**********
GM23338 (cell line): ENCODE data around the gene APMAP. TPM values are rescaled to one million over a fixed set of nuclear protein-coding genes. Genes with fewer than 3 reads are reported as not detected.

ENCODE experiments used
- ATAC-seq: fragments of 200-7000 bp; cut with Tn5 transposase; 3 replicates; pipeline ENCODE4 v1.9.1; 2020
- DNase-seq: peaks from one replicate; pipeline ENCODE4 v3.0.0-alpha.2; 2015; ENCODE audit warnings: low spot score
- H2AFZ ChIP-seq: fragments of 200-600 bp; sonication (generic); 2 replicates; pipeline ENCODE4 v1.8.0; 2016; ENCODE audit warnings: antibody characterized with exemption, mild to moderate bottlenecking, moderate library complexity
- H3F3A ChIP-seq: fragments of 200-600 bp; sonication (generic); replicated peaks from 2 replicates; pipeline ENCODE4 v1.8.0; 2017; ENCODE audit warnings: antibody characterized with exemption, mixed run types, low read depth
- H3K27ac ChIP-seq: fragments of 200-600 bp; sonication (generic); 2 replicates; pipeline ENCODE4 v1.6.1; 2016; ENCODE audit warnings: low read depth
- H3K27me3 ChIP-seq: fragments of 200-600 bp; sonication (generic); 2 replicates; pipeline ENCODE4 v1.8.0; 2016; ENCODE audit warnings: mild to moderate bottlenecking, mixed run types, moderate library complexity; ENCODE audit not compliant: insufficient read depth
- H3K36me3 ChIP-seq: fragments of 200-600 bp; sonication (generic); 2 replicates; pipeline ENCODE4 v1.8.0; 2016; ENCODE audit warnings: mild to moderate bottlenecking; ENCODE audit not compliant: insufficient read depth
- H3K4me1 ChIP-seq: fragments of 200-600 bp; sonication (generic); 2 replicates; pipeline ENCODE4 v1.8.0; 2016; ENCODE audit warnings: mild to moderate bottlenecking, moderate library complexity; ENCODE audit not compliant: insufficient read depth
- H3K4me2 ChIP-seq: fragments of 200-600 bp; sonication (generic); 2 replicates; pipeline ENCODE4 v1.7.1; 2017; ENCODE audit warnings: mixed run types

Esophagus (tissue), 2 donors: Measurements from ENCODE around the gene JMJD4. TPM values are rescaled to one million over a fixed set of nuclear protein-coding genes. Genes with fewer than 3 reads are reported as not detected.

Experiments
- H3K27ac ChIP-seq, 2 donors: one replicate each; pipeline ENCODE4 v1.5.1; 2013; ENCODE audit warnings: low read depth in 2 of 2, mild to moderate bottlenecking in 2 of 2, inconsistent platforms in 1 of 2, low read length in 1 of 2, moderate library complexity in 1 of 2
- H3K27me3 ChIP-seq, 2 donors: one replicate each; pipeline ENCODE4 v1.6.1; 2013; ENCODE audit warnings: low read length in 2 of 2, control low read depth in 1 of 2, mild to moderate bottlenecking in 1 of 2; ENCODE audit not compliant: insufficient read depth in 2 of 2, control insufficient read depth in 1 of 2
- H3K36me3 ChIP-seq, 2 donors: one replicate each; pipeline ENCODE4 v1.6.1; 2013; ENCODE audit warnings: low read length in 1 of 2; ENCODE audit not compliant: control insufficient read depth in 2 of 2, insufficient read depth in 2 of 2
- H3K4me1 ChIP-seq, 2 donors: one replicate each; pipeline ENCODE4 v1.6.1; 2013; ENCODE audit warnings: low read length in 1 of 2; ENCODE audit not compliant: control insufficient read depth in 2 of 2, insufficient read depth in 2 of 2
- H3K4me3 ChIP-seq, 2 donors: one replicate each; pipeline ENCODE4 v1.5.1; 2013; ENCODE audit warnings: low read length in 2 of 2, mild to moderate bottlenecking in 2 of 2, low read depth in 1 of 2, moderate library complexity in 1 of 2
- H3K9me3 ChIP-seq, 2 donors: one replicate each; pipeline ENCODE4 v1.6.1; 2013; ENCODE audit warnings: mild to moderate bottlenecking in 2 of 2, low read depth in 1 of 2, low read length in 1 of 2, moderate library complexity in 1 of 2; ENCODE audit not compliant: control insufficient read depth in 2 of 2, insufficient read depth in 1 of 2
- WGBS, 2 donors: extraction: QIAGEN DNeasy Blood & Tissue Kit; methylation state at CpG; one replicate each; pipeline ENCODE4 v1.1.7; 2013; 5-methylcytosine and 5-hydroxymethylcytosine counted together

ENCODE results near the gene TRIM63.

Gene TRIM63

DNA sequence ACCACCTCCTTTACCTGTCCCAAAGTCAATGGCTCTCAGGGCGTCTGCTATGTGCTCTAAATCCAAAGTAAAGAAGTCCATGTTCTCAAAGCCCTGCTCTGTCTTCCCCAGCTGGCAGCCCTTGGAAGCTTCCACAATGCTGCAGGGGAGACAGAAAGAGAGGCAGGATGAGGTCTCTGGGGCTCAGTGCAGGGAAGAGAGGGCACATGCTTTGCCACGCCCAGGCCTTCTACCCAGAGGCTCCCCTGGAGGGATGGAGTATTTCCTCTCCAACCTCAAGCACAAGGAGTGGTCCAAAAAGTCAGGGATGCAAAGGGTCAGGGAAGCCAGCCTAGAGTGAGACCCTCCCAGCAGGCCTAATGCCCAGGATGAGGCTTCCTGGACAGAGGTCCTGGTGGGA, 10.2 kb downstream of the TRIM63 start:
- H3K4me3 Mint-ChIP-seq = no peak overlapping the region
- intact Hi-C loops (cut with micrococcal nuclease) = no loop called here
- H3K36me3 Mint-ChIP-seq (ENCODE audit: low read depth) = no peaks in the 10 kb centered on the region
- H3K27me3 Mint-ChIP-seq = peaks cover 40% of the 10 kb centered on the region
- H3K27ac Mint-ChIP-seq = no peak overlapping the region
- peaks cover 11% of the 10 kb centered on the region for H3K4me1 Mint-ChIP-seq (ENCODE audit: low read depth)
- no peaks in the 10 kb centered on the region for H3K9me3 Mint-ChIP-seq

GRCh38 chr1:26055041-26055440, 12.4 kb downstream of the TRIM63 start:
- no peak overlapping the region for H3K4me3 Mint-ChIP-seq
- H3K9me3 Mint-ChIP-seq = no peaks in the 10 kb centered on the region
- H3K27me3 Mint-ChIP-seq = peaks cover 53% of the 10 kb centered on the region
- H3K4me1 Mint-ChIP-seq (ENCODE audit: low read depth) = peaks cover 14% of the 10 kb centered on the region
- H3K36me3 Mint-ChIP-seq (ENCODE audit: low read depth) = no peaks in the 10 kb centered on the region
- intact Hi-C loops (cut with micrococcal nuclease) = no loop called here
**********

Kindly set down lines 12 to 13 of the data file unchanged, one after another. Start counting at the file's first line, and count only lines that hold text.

Esophagus (tissue), 2 donors: Measurements from ENCODE around the gene JMJD4. TPM values are rescaled to one million over a fixed set of nuclear protein-coding genes. Genes with fewer than 3 reads are reported as not detected.

Experiments